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UFC 1: The Beginning
VHS Box art for UFC 1
PromotionUltimate Fighting Championship
DateNovember 12, 1993
VenueMcNichols Sports Arena
CityDenver, Colorado, United States
Event chronology
UFC 1: The Beginning UFC 2: No Way Out

The Ultimate Fighting Championship (later renamed UFC 1: The Beginning) was the first mixed martial arts event by the Ultimate Fighting Championship (UFC), held at the McNichols Sports Arena in Denver, Colorado, United States, on November 12, 1993. The event was broadcast live on pay-per-view and later released on home video.[3][4]

Although the event was the lowest profile by the contemporary standards (the venue was less than half-packed, the grand prize of the tournament was as big as a regular sparring partner biannual salary, major martial arts observers and columnists did not bother to show up, the press in general neglected the event, Black Belt first mentioned it only several months later, big-name fighters turned down the offers to participate or to make a guest appearance in the audience),[5] it pioneered the interstylistic match-ups between the practitioners of different martial arts, and set the pattern for the future sporting events of the kind,[6] and introduced the octagon.


UFC 1 was co-created by Rorion Gracie and the Torrance-based UFC promoter Art Davie, who decided to take locally famous Gracie Garage Challenge fights versus California's martial artists to a new level, televised nationally, with the opponents picked internationally.[6]

They did not come up with a 16-man tournament, as the big-name martial artists, mainly kickboxers, namely Dennis Alexio, Benny Urquidez, Jean-Yves Thériault, Rick Roufus, Stan Longinidis, Maurice Smith, Bart Vale, Hee Il Cho, George Dillman, Gene LeBell, Rob Kaman, Peter Aerts, Ernesto Hoost, Masaaki Satake, were among the others "publicly invited" by Art Davie,[7] but had shown no interest in participating.[5] Davie placed advertisements in martial arts magazines to recruit fighters. He found less than a dozen who answered the call.[6] The promoters came up with an eight-man tournament format, with the winner receiving $50,000.[8]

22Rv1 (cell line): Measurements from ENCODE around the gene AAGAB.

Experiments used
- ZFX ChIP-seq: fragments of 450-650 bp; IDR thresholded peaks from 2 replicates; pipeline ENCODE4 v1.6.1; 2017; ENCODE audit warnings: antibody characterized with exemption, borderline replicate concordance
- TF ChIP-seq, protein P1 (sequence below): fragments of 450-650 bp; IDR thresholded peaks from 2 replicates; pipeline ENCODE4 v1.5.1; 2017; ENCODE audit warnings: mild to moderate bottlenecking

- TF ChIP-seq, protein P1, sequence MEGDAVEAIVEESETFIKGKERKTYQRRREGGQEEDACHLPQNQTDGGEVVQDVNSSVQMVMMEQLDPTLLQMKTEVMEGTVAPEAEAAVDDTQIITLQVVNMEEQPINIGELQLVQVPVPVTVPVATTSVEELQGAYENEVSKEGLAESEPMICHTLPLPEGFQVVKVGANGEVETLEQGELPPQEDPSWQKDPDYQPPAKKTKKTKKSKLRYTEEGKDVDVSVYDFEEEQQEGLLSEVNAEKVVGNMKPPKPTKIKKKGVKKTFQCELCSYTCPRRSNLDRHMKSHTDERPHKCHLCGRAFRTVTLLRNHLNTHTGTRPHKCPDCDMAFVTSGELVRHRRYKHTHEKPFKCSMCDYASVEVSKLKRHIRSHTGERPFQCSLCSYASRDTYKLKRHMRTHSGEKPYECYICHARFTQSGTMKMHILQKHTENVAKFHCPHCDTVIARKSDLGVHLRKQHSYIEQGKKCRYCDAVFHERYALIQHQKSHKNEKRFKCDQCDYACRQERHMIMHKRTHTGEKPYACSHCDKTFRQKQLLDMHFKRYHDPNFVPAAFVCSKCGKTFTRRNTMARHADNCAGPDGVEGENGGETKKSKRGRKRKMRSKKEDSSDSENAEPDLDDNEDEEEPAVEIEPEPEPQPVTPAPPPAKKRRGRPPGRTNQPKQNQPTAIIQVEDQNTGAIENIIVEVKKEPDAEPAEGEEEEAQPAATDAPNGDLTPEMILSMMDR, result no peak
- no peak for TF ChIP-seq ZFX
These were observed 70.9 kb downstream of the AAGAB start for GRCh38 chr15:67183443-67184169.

They wanted it to look brutal on television, so John Milius, one of Rorion Gracie's students and a Hollywood veteran who had directed Conan the Barbarian, decided the fights should take place in an octagonal cage fenced with chain link. Campbell McLaren, a SEG executive, wanted people to consider the championship a live, televised version of Mortal Kombat, a popular fighting video game, in which victorious fighters got to "finish" their opponents through moves such as ripping their spines out of their bodies. That one and the Davie's idea to top the cage with razor wire were rejected.[6] UFC promoters initially pitched the event as a real-life fighting video game tournament similar to Mortal Kombat and Street Fighter.[9]

General regulations agreed upon were:

McNichols Sports Arena in Denver, at an elevation above mean sea level of approximately one mile (1.6 km), had been chosen because Colorado had no athletic commission and thus no governing body from which they would need to get approval for bare-knuckle fighting.[6] The arena had hosted only two fight cards in its history, both of minor significance, occurring earlier in 1993.[12]

The major accomplishment though for the promoters was to gather a celebrity commentary team for the event. The commentary team for the pay-per-view was Bill Wallace, Jim Brown, and Kathy Long, with additional analysis from Rod Machado and post-fight interviews by Brian Kilmeade. The ring announcer was Rich Goins.

Jason DeLucia was an alternate for the event, having defeated Trent Jenkins in the alternate bout. However, as no fighter pulled out during the tournament, he was not called upon.